Users of Shared hosting all share the resources on the server their websites are on. There is no guarantee of RAM or CPU with Shared hosting. Shared hosting also does not provide full root access to the server, as opposed to VPS package where users are given full root access to perform commands and make configuration changes to their hosting environment.
Virtual private servers have become a popular choice for web hosting because they offer many benefits of dedicated servers at a lower cost. They also provide the added benefit of easy scalability. Since each VPS is virtualized, the configuration can be updated with a software modification rather than a hardware upgrade. Still, dedicated servers often provide better performance since all the resources of the physical machine are dedicated to a single server.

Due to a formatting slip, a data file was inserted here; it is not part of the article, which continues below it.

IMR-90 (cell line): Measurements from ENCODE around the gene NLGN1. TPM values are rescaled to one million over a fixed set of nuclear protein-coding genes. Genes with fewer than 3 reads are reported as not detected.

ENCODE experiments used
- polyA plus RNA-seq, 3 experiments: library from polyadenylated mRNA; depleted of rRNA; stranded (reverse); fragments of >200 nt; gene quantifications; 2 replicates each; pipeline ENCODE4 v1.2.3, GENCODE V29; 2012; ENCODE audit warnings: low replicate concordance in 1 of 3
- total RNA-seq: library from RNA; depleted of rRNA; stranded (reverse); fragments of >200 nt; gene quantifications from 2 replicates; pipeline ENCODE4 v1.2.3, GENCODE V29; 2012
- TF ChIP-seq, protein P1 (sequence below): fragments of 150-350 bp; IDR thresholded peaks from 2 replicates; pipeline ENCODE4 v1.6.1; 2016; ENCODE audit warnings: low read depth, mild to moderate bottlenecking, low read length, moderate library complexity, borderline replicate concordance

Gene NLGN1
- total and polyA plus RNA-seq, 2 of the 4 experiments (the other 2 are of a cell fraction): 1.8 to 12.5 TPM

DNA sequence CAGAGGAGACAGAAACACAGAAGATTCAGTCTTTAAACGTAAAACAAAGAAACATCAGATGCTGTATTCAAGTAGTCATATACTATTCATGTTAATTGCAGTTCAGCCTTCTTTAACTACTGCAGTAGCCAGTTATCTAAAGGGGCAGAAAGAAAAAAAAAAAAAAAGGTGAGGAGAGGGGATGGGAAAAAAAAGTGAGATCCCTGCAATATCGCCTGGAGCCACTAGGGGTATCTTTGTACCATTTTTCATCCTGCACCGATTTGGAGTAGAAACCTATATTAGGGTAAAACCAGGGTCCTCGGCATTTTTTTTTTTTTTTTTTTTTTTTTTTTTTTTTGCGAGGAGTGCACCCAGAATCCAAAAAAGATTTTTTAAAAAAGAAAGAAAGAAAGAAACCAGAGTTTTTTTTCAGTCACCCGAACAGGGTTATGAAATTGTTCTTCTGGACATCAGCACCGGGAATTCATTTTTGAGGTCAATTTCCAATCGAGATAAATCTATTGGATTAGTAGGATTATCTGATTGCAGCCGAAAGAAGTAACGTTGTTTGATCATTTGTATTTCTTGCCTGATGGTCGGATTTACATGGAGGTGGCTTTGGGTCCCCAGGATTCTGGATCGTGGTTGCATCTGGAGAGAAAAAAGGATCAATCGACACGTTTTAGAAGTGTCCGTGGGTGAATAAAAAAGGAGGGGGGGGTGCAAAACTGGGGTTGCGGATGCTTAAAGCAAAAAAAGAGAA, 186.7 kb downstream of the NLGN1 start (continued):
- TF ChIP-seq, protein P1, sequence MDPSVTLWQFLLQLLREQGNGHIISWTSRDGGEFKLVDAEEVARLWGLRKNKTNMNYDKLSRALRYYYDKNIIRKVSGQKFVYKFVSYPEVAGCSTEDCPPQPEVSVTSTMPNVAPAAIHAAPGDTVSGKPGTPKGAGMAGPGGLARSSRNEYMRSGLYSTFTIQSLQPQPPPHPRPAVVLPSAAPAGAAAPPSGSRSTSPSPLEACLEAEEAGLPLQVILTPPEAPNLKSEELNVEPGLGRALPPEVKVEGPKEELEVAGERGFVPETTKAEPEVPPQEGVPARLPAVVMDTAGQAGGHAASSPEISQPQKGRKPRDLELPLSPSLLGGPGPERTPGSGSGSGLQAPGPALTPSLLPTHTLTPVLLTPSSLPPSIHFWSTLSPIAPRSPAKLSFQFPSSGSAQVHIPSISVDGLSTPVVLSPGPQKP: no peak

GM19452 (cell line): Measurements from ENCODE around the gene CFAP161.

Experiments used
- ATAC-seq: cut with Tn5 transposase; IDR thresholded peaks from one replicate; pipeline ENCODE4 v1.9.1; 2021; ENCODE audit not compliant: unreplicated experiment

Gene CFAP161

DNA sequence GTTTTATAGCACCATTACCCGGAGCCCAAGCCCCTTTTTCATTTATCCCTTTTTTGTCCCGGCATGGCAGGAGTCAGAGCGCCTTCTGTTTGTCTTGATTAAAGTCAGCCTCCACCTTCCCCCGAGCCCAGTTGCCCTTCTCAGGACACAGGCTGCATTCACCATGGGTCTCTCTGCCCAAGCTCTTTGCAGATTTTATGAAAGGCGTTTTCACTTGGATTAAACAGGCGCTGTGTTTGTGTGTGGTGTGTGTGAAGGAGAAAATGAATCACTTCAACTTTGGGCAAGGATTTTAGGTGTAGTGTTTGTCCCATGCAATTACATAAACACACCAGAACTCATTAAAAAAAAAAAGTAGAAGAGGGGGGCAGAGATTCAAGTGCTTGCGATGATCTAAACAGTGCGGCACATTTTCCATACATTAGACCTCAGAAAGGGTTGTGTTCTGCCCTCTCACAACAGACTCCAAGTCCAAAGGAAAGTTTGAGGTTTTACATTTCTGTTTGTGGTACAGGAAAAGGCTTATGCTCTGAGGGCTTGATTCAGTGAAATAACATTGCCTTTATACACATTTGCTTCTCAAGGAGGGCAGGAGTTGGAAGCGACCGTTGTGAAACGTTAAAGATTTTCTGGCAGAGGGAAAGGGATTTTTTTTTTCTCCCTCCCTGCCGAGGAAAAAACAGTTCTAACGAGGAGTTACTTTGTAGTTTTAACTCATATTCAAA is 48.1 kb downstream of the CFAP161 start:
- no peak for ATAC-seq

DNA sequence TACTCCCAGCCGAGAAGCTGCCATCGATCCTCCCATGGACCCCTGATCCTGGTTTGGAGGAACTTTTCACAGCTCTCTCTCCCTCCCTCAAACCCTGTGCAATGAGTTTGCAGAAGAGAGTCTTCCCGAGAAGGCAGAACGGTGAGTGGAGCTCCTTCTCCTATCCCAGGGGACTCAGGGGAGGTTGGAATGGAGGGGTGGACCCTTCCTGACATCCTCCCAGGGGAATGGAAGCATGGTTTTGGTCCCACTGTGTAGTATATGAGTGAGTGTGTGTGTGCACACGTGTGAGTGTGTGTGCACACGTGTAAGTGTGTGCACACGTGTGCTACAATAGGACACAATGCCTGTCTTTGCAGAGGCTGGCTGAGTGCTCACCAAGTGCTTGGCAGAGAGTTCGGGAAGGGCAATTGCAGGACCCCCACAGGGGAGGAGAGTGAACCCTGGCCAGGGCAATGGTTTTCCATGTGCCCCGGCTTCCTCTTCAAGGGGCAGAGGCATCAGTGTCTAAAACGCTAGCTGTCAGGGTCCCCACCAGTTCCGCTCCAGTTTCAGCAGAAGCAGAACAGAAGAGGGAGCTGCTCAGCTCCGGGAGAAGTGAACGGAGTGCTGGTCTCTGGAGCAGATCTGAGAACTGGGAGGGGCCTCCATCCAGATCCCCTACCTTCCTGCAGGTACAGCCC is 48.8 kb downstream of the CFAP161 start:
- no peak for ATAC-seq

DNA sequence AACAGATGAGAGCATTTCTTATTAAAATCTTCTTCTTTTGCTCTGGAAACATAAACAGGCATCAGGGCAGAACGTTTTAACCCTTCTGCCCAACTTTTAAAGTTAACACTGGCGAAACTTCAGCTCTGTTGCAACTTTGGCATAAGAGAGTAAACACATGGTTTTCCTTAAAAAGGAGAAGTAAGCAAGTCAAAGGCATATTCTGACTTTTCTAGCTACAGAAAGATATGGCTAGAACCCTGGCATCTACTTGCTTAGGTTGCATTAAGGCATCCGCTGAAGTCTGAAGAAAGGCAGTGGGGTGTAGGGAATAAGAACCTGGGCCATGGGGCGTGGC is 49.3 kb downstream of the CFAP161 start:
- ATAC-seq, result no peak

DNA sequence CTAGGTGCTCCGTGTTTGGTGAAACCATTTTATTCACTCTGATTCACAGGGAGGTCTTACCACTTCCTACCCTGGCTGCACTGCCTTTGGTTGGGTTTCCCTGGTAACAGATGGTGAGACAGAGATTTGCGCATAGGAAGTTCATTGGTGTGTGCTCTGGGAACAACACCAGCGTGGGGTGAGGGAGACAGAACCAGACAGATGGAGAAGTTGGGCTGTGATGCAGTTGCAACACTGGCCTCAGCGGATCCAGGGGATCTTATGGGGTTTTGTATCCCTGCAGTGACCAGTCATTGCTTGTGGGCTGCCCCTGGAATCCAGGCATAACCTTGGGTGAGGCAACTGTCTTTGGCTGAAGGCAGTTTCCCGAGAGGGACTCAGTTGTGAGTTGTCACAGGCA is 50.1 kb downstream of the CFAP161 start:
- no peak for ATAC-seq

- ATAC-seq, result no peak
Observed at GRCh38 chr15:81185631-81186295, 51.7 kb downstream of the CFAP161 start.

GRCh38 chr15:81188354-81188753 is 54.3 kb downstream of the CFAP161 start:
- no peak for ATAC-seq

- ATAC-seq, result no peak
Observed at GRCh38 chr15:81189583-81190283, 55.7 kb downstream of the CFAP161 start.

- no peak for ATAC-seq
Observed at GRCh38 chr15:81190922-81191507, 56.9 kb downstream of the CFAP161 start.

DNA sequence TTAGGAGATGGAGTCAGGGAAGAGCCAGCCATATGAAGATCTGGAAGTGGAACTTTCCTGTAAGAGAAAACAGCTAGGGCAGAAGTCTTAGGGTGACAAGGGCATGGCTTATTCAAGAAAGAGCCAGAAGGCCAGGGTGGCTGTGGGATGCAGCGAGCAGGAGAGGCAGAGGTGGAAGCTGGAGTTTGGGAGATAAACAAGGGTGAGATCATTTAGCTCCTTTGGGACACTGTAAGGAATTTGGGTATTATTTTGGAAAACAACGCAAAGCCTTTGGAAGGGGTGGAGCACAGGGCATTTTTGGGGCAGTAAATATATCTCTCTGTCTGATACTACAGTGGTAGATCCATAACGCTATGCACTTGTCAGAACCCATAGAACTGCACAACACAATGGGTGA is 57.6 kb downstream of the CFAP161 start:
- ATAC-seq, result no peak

The main reason that someone signs up for a VPS is that they need a server through which to run their site. When you adopt one, you should notice that your site is performing better than it was on a shared account (because of the guaranteed allotment of resources). Also, the full root access gives you better control. You are able to install and get rid of whatever programs you want.
A VPS runs its own copy of an operating system (OS), and customers may have superuser-level access to that operating system instance, so they can install almost any software that runs on that OS. For many purposes they are functionally equivalent to a dedicated physical server, and being software-defined, are able to be much more easily created and configured. They are priced much lower than an equivalent physical server. However, as they share the underlying physical hardware with other VPSes, performance may be lower, depending on the workload of any other executing virtual machines.[1]